Natural-Based Urban Development for Post-Industrial Regions
The Aachen Institute of Landscape Architecture is coordinating a Horizon 2020 project. RWTH researchers are developing a living lab with fish and urban farming in the Ruhr region.
Using fish farming to cultivate vegetables in the middle of Dortmund? At first that might sound like a shot in the dark for the industrial wastelands in the district of Huckarde. But when Dr. Axel Timpe explains the idea, it quickly becomes clear and obvious. The approach used by the landscape architects at the RWTH Aachen Institute of Landscape Architecture headed by Dr. Frank Lohrberg is called aquaponics. The nutrient-rich water from the fish farm is purified in a way so that the fish excretion can directly be used as fertilizer for the plants. The principle is urban farming, where farmland grows even in cities, namely upwards and not outwards.
The Aachen plan for Dortmund-Huckarde is one of three primary components of the Horizon 2020 project "productive Green Infrastructure for post-industrial urban regeneration“ or proGIreg. The project aims to establish living labs in urban areas facing the challenge of post-industrial regeneration. Dortmund is one of the frontrunner cities along with Turin – with old automotive factories – and Zagreb – with a decommissioned slaughterhouse and sausage factory, in which similar projects are being started.
The project's participants include six universities, seven other municipalities aside from the three frontrunner cities, which are to imitate the projects, eight small and mid-sized companies, and seven NGOs. The Aachen institute is coordinating the entire project, which the European Union is funding with more than ten million euros. "It's an unusually large project that's being started," says Timpe. The project will be kicked off in September at a conference held at the Alte Schmiede in Dortmund-Huckarde.Copyright: FH Südwestfalen/Pösentrup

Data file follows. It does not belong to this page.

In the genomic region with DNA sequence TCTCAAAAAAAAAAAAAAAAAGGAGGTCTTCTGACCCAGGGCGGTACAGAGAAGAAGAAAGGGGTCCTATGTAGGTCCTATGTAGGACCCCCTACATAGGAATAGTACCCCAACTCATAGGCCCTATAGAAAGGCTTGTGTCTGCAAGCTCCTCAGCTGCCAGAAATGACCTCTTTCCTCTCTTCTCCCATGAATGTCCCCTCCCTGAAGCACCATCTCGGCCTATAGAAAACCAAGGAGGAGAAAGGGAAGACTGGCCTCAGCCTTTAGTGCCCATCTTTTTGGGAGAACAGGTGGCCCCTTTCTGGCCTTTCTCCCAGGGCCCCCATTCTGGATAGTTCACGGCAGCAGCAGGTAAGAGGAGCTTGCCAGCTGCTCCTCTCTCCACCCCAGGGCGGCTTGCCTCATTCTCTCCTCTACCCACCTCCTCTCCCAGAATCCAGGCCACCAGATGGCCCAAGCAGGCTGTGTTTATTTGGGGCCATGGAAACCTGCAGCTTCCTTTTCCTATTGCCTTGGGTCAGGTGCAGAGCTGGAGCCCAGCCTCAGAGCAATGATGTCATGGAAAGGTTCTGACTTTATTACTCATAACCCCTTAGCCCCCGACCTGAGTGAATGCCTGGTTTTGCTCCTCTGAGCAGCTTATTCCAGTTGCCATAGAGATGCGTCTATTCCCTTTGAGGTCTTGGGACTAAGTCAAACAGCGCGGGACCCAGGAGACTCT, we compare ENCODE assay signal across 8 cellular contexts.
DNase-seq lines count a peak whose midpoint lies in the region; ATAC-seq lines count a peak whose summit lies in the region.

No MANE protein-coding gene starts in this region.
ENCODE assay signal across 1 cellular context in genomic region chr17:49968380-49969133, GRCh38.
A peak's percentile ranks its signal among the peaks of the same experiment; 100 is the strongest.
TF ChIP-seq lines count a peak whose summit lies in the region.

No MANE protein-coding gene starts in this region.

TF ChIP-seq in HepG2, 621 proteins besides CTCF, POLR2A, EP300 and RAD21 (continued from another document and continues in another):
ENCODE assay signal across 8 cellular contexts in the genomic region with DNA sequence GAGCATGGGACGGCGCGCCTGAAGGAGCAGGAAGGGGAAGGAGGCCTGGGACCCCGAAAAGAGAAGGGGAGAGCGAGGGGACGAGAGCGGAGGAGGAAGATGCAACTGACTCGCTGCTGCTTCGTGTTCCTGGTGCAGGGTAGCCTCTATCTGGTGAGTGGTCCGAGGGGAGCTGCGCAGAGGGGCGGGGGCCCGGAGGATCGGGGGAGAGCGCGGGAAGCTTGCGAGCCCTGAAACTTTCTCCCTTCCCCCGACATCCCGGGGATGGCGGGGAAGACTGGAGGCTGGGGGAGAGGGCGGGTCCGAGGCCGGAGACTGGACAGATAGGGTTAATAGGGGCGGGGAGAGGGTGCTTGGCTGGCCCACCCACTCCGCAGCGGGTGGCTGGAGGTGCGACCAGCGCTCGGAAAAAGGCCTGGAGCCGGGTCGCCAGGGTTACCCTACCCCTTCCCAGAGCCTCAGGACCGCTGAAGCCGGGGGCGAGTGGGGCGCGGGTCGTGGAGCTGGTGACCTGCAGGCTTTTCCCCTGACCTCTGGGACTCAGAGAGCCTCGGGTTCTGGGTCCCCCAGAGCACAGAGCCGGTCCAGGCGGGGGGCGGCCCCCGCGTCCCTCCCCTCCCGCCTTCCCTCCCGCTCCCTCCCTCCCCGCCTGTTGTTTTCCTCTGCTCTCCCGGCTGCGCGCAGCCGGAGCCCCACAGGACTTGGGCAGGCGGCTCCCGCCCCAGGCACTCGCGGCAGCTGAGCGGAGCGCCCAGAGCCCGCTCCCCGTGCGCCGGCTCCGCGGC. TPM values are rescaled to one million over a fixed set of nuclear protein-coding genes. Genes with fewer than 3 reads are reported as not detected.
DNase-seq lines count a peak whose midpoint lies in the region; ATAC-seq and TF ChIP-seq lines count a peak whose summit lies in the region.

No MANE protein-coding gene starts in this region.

EU Framework Research Program
Horizon 2020 is an EU framework research program with 75 billion euros being invested in research projects between 2014 and 2020. The project led by the Aachen architects is among those projects selected thus far. "This project is of the utmost importance to the RWTH Aachen Faculty of Architecture. Not only due the extensive external funding that is actually outstanding for the faculty, but also for its content: International collaboration and the project's character are important to us as the applied innovation action practices allow the the faculty to function as a link between science, small and mid-sized companies, civil society, and planning practice in cities," explains dean of the faculty, Alexander Markschies.
It is certainly not a coincidence that the Aachen Institute of Landscape Architecture is coordinating such a project – and, even in Dortmund, is working with people on site to realize the idea of fish and vegetable farming with a living lab and is developing joint strategies to implement the idea. In the project CoProGrün, Co-Produced Greenways as Sustainable Municipal Infrastructure, the Aachen architects and their research partners have already been active with the financial support of the Federal Ministry of Education and Research. In that case, the project focused on urban farming and gardening in Dortmund and the neighboring cities of Waltrip, Castrop-Rauxel, and Lünen. "We will be able to build on our relationships there," says Timpe.
Not a Clinically-Sterile Lab Environment
The aquaponic approach, which will be tracked by citizens on site, cannot just build on the existing relationships. Initial drafts for testing facilities for the fish farming have been drawn up. Initial testing facilities for fish farming already exist at FH Südwestfalen, one of the project partners. "This shouldn't be a clinically-sterile lab environment. The approach is intentionally low-tech, so that the facility can be operated by assocations and people there, thus creating an employment opportunity," explains Timpe. Other building blocks of the Dortmund project include measures for promoting insect diversity and turning the former Deusenberg dumpsite into a sports facility with solar fields.
The work in the cities, planned to take place through summer 2023, is accompanied by teaching and learning modules on edX, a platform for massive open online courses. The free access to knowledge generated through the project is an elementary component of the Horizon 2020 project. Corresponding modules on nature-based solutions are currently being prepared.
Source: Press and Communications